During this 180-rotation of the motor 25, by which the exposure of the camera has been effected, also the contact disc 9 has rotated therewith. After about 150- rotation of the motor 25 the operating circuit of relay 24 is energized for a short time through the contact disc 9, so that the described operation is repeated with respect to the motor 26 and the rotor thereof rotates by 180 thereby effecting the film feed. This is achieved by con necting the control circuit of the relay 24 to current, which closes its contacts 21, 22 at the same time opening the normally closed contact 23. The stator Winding 13, 13' is switched on through the contact 22 and the stator winding 12, 12 is switched off by the contact 23. The contact 21 maintains the energization of the relay 24. As explained above, because of this switching operation the rotor magnet of the motor 26 rotates together with the contact discs 10, 11 indirection of the arrow. After a rotation of about 90 to 100 the circuit of the relay 24 is interrupted by the contact disc 16 The stator Winding 12, 12' is now again connected to current through the contact disc 11 and contact 23, whereas the stator winding 13, 13' is switched off. The rotor continues its movement until it is again magnetically retained after a 180 rotation, the stator winding 12, 12' being energized, a reversal of polarity of the stator windings 13, 13 and 12, 12' respectively having taken Place.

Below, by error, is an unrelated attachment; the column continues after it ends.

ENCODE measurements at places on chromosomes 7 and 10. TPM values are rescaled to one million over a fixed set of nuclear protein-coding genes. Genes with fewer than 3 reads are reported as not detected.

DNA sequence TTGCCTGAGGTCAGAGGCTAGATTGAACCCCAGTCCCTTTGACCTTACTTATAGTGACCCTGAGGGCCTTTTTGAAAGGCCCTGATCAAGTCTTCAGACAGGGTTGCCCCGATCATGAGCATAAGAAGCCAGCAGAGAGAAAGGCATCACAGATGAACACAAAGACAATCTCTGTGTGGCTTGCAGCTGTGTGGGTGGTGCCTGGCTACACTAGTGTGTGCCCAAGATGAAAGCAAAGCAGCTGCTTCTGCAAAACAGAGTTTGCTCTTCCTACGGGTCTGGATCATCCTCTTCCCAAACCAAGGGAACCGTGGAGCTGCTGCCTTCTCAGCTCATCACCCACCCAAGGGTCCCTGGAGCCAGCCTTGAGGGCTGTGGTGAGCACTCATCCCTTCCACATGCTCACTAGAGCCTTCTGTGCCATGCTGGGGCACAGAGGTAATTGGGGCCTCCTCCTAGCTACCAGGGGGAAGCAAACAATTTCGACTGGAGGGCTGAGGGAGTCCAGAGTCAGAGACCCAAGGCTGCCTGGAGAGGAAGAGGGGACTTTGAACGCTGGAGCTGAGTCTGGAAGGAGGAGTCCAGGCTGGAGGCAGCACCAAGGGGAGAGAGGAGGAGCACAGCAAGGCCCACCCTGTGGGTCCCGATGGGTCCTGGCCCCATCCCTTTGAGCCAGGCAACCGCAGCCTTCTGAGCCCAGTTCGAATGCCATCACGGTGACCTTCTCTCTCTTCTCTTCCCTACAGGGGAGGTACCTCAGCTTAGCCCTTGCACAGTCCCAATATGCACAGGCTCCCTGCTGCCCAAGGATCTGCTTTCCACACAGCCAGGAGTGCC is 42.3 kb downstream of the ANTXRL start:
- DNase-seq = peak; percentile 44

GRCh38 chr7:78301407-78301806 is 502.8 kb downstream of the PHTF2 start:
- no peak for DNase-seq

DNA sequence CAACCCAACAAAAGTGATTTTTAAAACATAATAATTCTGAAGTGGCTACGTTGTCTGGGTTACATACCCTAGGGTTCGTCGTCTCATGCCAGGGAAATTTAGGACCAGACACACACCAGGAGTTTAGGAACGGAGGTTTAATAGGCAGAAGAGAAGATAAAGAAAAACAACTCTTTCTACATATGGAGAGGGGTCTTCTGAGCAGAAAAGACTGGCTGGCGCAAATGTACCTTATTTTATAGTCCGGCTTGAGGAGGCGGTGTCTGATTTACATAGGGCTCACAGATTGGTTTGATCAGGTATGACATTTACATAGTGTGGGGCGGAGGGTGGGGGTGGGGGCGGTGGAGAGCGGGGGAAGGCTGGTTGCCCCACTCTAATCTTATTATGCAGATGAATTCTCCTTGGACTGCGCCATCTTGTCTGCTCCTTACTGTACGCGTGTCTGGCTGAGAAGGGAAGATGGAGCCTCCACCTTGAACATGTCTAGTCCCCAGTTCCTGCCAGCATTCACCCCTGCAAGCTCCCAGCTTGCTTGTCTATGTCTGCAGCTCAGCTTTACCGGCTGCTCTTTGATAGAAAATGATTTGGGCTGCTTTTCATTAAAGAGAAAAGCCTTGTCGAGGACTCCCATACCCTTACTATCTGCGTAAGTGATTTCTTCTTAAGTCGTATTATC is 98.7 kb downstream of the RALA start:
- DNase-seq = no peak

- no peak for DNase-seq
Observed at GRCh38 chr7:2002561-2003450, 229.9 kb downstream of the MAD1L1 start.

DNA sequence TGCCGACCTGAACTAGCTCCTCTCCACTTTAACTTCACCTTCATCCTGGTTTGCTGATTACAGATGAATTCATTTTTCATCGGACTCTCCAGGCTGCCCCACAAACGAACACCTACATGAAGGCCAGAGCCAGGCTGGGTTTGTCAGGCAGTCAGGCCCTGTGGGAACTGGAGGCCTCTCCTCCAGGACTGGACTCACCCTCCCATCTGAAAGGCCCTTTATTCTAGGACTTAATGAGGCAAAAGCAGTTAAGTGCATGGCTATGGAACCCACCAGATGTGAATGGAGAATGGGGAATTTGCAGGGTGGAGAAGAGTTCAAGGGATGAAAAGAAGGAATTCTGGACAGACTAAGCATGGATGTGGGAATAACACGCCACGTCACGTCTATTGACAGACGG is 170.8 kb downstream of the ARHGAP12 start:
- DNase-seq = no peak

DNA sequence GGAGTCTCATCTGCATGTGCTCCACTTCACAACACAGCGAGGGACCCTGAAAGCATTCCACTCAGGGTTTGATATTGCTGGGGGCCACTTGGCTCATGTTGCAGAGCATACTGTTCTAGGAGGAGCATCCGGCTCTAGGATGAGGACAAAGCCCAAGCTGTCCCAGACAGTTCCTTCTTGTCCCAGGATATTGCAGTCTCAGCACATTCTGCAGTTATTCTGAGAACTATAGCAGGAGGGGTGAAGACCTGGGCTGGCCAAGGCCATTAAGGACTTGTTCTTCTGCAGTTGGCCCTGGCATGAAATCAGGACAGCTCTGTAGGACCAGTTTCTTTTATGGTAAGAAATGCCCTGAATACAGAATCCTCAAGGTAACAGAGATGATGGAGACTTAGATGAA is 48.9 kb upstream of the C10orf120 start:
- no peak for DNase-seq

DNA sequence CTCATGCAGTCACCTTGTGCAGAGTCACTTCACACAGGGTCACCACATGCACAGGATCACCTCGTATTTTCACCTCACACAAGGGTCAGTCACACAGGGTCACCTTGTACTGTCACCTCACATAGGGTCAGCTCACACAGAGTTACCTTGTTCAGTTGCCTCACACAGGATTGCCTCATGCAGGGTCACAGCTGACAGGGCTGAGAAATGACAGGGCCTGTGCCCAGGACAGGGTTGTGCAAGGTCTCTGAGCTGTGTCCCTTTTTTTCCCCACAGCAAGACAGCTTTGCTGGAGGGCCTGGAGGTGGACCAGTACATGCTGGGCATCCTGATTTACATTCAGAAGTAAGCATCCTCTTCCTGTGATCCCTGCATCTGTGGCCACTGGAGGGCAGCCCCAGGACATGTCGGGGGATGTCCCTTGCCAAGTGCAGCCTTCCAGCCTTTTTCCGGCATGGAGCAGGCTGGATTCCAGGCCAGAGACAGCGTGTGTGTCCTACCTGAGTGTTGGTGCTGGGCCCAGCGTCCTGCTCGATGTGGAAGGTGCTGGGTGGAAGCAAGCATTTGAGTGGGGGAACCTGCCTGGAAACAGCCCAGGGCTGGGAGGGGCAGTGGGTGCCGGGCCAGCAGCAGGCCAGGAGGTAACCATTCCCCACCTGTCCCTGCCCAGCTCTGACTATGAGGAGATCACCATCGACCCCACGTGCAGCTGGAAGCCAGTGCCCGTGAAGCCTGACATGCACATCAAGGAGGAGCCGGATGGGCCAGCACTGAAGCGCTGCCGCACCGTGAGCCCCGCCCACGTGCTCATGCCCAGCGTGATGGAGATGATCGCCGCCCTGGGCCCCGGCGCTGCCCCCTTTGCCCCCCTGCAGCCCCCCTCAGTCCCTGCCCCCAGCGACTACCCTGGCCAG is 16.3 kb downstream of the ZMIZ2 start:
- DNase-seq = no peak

If a time exposure is to be made, the rotor of motor 25 must be stopped after a 90-rotation. This is achieved in that a sustained contact is made by the operating switch 16. The result of this is that the stator winding 3, 3 remains switched on during the duration of the contact making, so that the rotor remains in the 90-posi tion until the operating switch is opened.
A 180-rotation of the rotary magnet motors can take place very quickly so that a quick exposure sequence can be achieved.
What I claim is: